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i make me a complete list of all operators. some missing decription

Hi there ,
it's all about precison. (unstoppable movie)
Just making a list off all rebol operators , some
missing description , anyway glad to know about.
Can make the list ready and not later if time is rushing.
Here are the missing operators :
All the others are described.
Glad to make the list ready.
Thanks in advanced.

posted by:   Mennohexo     25-Jul-2017/13:50:54-7:00

correction : not 88 **

posted by:   Mennohexo     25-Jul-2017/13:51:48-7:00

Depending on your interests, you may want to know these have changed significantly in the version of Rebol 3 which many (most?) are accepting as the de facto Rebol 3.
For instance, ++ and -- are infix ("enfixed") operators, which quote a SET-WORD! or SET-PATH! on their left, and then update the associated variable by the amount on the right.
     ++: enfix func [
         {Set variable to the result of incrementing itself using the + operator}
         return: [any-value!] "The new state of the variable"
         'var [set-word! set-path!] "Variable to update"
         n "Amount to increment by"
         set var (get var) + n
     --: enfix func [
         {Set variable to the result of decrementing itself using the - operator}
         return: [any-value!] "The new state of the variable"
         'var [set-word! set-path!] "Numeric or series variable to update"
         n "Amount to decrement or skip backwards by"
         set var (get var) - n
Note the quoting tick on 'var.
This means you can write `x: 10 | x: ++ 1` and get x to be 11, or `x: 10 | x: ++ 20` and get x to be 30, or work with any type that supports + or -:
     >> x: 12:00
     == 12:00
     >> x: ++ 3:04 + 10:20
     == 25:24
Due to the fact that "enfix" is far more sophisticated than OP! handling, it's possible to do many things...like quote the left of an operator, complete an expression on the left of an operator, or evaluate across more enfix operators on the right of an operator.
The versions of ++ and -- which were in R3-Alpha are not very good by comparison; and few people thought they seemed very "Rebol-y". They were single-arity, e.g. `x: 10 | ++ x`. They would modify the variable (which there was no visible indication they were doing so) and return the previous result. It also supported NEXT and BACK on series, despite the fact that + and - were not used for skipping.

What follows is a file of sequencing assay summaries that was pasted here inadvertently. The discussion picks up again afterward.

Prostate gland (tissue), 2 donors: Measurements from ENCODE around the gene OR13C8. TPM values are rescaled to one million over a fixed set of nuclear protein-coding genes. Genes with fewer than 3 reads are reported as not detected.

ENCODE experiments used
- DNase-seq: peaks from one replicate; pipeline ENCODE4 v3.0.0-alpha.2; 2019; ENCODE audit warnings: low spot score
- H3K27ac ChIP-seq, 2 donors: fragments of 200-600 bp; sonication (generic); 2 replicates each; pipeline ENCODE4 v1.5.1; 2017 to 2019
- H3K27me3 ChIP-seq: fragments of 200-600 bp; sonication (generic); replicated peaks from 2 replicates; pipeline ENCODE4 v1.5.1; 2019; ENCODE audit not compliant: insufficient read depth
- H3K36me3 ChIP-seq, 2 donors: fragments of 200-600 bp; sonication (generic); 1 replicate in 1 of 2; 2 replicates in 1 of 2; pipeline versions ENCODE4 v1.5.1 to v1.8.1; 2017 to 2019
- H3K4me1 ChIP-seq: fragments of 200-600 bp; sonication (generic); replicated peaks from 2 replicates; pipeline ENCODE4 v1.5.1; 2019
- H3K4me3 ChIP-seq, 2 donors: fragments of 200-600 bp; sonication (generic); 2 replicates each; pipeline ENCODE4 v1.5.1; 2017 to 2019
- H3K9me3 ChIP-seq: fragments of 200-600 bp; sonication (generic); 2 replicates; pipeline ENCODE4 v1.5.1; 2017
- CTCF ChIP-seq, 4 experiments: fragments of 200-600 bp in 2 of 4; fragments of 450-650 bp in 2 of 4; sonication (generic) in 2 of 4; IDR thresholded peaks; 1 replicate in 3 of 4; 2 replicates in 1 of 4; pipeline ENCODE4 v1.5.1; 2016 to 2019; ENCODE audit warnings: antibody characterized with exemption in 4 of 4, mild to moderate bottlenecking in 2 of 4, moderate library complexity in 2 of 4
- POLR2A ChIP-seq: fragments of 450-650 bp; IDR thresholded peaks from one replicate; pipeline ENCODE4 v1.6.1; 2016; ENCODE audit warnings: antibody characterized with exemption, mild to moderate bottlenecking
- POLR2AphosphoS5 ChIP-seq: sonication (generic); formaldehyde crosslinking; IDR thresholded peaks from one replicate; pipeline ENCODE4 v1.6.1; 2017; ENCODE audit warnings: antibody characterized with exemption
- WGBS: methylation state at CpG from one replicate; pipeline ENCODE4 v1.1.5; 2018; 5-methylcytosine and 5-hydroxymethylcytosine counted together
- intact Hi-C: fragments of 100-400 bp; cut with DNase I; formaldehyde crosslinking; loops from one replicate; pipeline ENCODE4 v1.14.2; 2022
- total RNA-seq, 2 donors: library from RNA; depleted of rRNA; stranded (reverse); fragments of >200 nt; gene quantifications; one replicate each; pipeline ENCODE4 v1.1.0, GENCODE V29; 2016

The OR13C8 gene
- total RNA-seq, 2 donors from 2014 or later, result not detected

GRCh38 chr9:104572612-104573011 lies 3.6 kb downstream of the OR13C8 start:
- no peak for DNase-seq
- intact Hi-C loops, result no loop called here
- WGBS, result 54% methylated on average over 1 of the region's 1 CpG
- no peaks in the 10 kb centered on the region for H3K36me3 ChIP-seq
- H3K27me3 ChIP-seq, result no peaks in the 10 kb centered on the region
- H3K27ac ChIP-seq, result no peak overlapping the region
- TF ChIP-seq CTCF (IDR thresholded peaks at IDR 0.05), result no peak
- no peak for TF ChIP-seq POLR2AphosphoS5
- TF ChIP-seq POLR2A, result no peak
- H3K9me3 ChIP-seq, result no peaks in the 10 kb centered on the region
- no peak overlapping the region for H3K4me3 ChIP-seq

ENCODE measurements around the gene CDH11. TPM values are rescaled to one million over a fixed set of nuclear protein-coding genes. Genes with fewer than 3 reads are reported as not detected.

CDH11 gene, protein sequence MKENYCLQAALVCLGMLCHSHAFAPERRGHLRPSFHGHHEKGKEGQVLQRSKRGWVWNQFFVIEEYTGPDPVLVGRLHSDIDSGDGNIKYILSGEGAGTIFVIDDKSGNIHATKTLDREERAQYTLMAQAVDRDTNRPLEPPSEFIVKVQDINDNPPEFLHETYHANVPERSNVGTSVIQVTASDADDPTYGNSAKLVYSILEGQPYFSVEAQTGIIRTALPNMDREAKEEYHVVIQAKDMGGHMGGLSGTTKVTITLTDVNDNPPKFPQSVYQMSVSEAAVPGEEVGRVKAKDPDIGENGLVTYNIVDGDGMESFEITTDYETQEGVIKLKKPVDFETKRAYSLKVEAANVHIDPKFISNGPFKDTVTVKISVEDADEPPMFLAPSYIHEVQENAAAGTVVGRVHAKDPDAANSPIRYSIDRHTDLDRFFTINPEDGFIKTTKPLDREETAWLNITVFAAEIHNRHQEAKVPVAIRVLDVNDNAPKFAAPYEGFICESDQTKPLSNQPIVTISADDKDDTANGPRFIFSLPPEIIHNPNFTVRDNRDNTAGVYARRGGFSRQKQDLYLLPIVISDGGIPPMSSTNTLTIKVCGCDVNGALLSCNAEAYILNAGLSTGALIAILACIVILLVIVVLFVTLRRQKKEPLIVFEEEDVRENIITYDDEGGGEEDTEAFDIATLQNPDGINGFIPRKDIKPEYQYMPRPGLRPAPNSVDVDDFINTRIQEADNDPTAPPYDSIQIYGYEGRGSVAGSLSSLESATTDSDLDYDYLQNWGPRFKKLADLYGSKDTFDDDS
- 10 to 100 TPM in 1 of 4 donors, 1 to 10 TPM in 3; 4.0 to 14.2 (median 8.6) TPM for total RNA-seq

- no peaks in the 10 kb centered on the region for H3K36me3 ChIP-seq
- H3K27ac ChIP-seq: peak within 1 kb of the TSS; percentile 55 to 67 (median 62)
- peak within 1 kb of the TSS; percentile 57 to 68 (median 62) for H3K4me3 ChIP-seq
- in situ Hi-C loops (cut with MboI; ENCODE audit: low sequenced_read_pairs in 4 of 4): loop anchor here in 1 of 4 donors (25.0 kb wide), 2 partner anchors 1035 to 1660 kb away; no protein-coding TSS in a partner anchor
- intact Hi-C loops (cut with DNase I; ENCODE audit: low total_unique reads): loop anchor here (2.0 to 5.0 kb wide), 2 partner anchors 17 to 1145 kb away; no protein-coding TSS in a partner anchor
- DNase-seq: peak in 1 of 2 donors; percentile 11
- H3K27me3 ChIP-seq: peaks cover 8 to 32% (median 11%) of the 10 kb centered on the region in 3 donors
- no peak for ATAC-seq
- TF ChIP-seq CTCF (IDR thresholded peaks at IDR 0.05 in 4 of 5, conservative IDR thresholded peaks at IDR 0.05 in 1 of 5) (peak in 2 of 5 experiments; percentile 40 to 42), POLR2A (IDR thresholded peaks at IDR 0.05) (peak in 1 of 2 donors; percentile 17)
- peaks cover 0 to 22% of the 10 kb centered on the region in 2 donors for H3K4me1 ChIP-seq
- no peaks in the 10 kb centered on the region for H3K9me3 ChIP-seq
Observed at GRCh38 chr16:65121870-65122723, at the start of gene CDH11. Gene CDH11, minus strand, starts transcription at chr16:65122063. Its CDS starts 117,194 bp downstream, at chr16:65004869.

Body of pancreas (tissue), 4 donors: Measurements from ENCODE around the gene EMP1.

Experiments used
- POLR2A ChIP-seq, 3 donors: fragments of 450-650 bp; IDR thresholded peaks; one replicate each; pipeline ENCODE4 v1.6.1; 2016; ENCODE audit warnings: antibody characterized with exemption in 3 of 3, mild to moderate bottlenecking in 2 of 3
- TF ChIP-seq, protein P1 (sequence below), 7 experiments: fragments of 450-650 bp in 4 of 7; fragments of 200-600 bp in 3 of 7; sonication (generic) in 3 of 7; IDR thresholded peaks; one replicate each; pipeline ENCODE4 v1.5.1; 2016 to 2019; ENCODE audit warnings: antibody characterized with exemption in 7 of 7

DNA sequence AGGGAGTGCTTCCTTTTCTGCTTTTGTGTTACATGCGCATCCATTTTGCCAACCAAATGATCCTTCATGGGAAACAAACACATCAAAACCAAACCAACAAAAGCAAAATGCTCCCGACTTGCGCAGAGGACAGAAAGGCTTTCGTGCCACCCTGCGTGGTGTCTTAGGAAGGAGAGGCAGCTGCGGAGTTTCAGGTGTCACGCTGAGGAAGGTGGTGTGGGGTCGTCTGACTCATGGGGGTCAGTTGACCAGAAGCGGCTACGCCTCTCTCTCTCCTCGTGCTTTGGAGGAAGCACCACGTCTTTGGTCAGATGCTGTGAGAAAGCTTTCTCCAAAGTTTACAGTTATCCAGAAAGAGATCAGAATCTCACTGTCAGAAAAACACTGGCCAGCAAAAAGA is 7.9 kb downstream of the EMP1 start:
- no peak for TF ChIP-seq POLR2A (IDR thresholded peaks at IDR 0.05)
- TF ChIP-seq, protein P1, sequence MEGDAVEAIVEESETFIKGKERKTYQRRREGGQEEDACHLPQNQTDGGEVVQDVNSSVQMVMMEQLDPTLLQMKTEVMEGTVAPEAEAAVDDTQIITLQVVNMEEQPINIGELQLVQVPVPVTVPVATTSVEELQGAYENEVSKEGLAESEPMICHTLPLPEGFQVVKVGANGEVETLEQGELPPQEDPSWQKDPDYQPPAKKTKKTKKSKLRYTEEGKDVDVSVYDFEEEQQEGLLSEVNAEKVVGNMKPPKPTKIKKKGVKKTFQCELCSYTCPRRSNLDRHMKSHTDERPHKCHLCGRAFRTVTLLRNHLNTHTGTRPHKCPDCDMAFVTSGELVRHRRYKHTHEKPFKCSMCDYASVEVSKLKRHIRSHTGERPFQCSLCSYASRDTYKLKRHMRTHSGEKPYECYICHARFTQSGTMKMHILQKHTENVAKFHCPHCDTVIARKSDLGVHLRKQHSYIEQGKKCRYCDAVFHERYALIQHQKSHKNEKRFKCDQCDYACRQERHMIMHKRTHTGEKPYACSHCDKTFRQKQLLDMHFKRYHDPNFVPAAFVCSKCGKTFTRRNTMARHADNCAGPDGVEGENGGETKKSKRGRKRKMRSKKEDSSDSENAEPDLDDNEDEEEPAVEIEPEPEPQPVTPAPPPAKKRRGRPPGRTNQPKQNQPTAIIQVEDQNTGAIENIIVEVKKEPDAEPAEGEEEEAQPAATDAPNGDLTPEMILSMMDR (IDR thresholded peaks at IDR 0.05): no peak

Also, ?? was "wasted" on a debugging operation, rather than used for something more interesting. We're now using this as a kind of an infix IF, which does not evaluate blocks.
     >> 1 < 2 ?? [print "This does not run"]
     == [print "This does not run"]
     >> 1 > 2 ?? [print "This doesn't run, also not returned"]
     ;-- no result
There's a complementary operator !!, which can be chained with this, looking to see if there's no result on the left and if so giving back the result on the right, with no block evaluation.
     >> 1 > 2 ?? [not this] !! [print "Another non-runner"]
     == [print "Another non-runner"]
There's a similar operator to !! called ELSE which does run blocks.
     >> 1 > 2 ?? [not this] else [print "This prints"]
     This prints
And of course, you can use this with plain old IF should you want to run blocks:
     >> if 1 < 2 [print "This prints"] else [print "This won't"]
     This prints
I'll also mention THEN, which is another interesting infix operator:
     >> case [1 = 2 [print "a"] 2 = 2 [print "b"]] then [print "match"]
     >> case [1 = 1 [print "a"] 2 = 3 [print "b"]] then [print "match"]
     >> case [1 = 2 [print "a"] 2 = 3 [print "b"]] then [print "match"]
     == __
Of course you can chain these...
     >> case [1 = 2 [print "a"] 2 = 3 [print "b"]] then [print "match"] ?? [foo]
     == [foo]
     >> case [1 = 2 [print "a"] 2 = 3 [print "b"]] then [print "match"] else [print "no match"]
     no match
     == __
Anyway, I'll let others tell you about the other operators, but thought I'd give you a sampling about the rather awesome operator capabilities in Ren-C.

posted by:   Fork     25-Jul-2017/14:46:36-7:00

I left off the evaluative result from these as being blanks, the detail of which may seem unimportant, but it's actually very important:
     >> case [1 = 2 [print "a"] 2 = 2 [print "b"]] then [print "match"]
     == __
     >> case [1 = 1 [print "a"] 2 = 3 [print "b"]] then [print "match"]
     == __

posted by:   Fork     25-Jul-2017/14:49:04-7:00

i will be aware of this application.

posted by:   Mennohexo     25-Jul-2017/15:27:46-7:00

I made another mistake, which goes to show you, that you should type it in and test code before posting. This example should have been !! and not ??
     >> case [1 = 2 [print "a"] 2 = 3 [print "b"]] then [print "match"] !! [foo]
     == [foo]

posted by:   Fork     25-Jul-2017/22:32-7:00

Hi Fork ,
yes i have seen some of the operators in the R3 documentation.
However. R2 works.
The most concepts are the same.
So i look relaxed for the R3 progress docs.
Together with RED.
Don't know how to make the fastest results on the android tablet.
Android is important theese days because every
child has a android device.
Nevertheless , a really good GUI is ready in R2.
Surprised for the first one of R3/Saphir/Red
offering a android development concept that works well.

posted by:   Mennohexo     26-Jul-2017/13:09:10-7:00